Hold oil and gas companies accountable to clean up their messes
The crisis of orphaned oil and gas wells is growing across the West, and you're on the hook to clean it up.
The Bureau of Land Management is poised to make a long-overdue update to its rules requiring oil and gas companies to put up more money for cleanup before they drill. These reclamation bonds are strong incentives for oil and gas operators to plug and reclaim old wells when they're depleted. The rules haven't been updated since 1960, and they're outrageously out-of-step with the costs of reclaiming modern wells that may be miles deep. For decades, we've watched the low bonding rate incentivise companies to walk away from their obligations once wells stop producing. Millions of wells sit unplugged, leaking deadly chemicals into groundwater and methane into the air. The new rules will help ensure that modern wells are cleaned up and don't add to the list of orphaned wells.
Powerful oil and gas interests are already fighting these new protections. We need you speak up in support of these new rules to ensure that to ensure that these common sense safeguards aren't weakened.
ACT NOW: Today, we have the chance to ensure that oil and gas companies pay to clean up the messes they make, and taxpayers aren't left holding the bag. Leave a comment for BLM supporting their new oil and gas rules!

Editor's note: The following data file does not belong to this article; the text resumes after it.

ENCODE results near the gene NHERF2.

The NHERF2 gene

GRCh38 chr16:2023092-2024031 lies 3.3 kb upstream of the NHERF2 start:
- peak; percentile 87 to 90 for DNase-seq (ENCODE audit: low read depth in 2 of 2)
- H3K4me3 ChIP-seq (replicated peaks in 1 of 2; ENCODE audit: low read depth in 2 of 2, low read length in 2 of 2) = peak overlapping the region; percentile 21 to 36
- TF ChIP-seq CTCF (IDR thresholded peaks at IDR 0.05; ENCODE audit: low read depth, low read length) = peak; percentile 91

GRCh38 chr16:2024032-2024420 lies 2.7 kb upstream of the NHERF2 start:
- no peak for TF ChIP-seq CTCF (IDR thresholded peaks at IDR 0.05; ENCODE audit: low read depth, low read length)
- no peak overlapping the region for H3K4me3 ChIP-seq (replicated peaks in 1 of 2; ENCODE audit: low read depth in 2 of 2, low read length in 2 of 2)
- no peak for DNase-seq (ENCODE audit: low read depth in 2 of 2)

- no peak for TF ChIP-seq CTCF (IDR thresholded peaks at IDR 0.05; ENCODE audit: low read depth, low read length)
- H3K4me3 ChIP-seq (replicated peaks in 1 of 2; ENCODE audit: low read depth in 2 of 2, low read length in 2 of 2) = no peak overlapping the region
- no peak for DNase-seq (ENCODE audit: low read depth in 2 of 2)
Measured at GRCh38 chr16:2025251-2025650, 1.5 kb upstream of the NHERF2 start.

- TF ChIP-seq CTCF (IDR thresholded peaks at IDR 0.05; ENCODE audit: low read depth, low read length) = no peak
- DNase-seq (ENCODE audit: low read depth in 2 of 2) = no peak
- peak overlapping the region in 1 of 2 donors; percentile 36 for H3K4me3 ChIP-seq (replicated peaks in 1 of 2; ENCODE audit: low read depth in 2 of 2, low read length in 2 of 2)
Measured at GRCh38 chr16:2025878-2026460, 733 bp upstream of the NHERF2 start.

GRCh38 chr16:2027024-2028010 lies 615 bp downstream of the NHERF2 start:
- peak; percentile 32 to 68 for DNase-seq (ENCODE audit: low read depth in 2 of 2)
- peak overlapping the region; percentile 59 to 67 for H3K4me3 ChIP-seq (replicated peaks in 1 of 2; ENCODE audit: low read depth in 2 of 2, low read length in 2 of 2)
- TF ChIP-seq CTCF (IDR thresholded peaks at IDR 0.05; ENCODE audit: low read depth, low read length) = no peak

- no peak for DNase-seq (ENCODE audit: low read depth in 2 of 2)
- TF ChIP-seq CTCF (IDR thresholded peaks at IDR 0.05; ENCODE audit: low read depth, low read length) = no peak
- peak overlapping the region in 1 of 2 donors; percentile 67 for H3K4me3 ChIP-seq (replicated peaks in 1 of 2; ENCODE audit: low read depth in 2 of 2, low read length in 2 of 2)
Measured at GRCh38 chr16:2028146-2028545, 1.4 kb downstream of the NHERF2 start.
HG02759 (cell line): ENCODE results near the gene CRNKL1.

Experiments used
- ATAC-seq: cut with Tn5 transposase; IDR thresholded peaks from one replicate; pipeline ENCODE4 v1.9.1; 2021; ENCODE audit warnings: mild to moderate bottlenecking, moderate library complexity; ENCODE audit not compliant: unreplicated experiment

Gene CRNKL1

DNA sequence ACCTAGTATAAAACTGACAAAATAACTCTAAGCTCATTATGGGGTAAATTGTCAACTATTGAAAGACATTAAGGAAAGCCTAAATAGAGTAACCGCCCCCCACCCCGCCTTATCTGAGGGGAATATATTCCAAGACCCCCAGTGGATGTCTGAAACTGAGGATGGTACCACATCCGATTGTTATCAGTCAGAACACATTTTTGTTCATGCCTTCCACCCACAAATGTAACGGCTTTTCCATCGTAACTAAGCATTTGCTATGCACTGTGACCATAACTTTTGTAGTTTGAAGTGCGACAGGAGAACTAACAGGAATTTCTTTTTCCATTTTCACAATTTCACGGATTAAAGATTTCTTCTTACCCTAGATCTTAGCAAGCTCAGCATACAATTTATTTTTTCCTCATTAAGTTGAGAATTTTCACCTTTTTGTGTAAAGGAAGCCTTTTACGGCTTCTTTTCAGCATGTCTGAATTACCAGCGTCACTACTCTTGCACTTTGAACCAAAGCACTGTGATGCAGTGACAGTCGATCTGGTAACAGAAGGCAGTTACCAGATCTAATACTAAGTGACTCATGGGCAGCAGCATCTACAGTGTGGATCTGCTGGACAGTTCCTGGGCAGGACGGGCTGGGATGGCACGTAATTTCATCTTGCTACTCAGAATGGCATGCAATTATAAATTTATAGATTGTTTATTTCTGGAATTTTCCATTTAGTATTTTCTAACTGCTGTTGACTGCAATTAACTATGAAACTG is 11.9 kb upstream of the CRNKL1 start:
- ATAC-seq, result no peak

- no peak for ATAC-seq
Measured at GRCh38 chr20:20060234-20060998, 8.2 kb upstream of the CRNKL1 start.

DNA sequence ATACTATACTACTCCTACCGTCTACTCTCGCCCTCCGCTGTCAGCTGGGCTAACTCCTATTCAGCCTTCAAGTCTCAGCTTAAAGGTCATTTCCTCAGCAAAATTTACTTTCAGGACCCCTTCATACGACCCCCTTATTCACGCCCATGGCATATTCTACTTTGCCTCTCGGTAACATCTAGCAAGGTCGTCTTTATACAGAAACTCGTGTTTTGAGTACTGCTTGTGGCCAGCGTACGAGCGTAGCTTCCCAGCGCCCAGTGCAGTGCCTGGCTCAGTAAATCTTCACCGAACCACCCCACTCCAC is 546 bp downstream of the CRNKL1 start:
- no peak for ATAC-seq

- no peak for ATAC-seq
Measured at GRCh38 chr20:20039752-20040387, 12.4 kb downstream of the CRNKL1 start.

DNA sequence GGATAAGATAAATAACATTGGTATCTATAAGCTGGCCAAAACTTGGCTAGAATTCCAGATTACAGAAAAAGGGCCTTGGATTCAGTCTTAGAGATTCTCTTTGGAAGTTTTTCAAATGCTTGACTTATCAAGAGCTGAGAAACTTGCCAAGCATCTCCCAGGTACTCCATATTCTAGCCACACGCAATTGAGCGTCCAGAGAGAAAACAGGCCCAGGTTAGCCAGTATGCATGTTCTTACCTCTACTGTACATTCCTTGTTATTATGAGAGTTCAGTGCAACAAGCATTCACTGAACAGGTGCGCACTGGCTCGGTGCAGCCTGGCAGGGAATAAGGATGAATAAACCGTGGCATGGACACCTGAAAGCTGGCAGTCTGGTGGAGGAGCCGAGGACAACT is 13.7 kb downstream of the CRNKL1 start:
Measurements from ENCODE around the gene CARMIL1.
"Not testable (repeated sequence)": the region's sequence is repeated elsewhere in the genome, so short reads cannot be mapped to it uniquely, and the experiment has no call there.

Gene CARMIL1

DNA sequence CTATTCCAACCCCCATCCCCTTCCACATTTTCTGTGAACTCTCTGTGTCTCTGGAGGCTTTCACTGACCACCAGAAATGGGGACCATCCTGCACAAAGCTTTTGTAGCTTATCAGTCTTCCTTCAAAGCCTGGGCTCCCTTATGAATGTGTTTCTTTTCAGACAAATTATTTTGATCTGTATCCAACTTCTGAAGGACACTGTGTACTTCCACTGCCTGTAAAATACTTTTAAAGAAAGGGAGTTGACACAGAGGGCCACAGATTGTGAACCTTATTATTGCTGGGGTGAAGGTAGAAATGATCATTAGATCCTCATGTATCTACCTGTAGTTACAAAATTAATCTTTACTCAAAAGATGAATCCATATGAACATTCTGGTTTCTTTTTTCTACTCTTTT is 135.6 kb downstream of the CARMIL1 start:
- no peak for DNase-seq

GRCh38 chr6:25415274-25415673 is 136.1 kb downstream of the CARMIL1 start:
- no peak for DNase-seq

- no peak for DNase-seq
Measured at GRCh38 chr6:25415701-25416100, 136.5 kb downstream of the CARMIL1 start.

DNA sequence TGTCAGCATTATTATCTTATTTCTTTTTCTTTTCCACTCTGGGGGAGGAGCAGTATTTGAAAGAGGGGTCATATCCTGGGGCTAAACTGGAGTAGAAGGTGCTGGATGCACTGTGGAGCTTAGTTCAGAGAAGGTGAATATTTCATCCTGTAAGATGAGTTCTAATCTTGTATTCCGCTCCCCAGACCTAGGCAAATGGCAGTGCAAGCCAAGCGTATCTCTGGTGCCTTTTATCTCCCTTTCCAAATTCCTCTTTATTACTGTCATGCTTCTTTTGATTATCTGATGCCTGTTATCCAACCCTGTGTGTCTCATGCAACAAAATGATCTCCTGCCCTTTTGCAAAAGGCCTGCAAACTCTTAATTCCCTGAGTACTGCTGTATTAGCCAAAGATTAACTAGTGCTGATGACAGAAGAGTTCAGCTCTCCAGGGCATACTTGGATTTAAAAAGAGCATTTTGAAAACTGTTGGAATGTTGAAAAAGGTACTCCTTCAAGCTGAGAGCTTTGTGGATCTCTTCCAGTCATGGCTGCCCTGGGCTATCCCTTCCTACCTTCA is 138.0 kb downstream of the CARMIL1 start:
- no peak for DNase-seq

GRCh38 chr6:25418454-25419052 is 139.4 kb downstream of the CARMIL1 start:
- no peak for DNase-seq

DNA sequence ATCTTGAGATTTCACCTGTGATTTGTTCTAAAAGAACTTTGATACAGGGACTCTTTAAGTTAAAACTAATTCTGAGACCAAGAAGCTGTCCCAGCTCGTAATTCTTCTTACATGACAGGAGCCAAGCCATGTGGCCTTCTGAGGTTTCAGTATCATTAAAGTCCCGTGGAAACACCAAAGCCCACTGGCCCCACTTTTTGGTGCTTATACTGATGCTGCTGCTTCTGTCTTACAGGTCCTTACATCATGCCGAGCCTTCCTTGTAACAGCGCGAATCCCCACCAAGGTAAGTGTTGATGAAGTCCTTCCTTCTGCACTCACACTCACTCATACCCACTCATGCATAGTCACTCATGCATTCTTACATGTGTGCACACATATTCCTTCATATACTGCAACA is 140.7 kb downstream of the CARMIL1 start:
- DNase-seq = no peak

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Dear Director Stone-Manning,
I appreciate the Bureau of Land Management (BLM) taking this common-sense step to implement increased bond amounts found in the Fluid Mineral Leases and Leasing Process. The new rules will likely alleviate the financial burden that has been placed on taxpayers for far too long. In the West we understand that fossil fuel development will continue for some time; we also understand that without proper oversight, we'll be left with the responsibility to clean up the mess. BLM's current rules fail to ensure that reclamation occurs in a complete way, and oil and gas companies have proven time and time again that without the proper incentive, they will abandon or sell their wells before cleaning them up.
For decades, the lack of sufficient reclamation bonds and oversight has left communities throughout the West to bear many impacts of oil and gas production, including many impacts that could have been avoided or mitigated. Many westerners live and often farm or ranch on land that overlies federal minerals. If they don't own the mineral rights, they often don't have any say in how oil companies use their property. When, as often happens, the companies orphan their wells or file for bankruptcy, the remaining infrastructure impedes ranching and other uses of the land. Unreclaimed wells can also leak toxic chemicals into groundwater, or damage the land. This often leads to a loss in livelihoods in the case of farmers and ranchers, or degraded health in the cases of rural communities.
I urge BLM to swiftly and effectively implement this common-sense rule to ensure communities like mine are protected from preventable harms from current and future oil and gas development.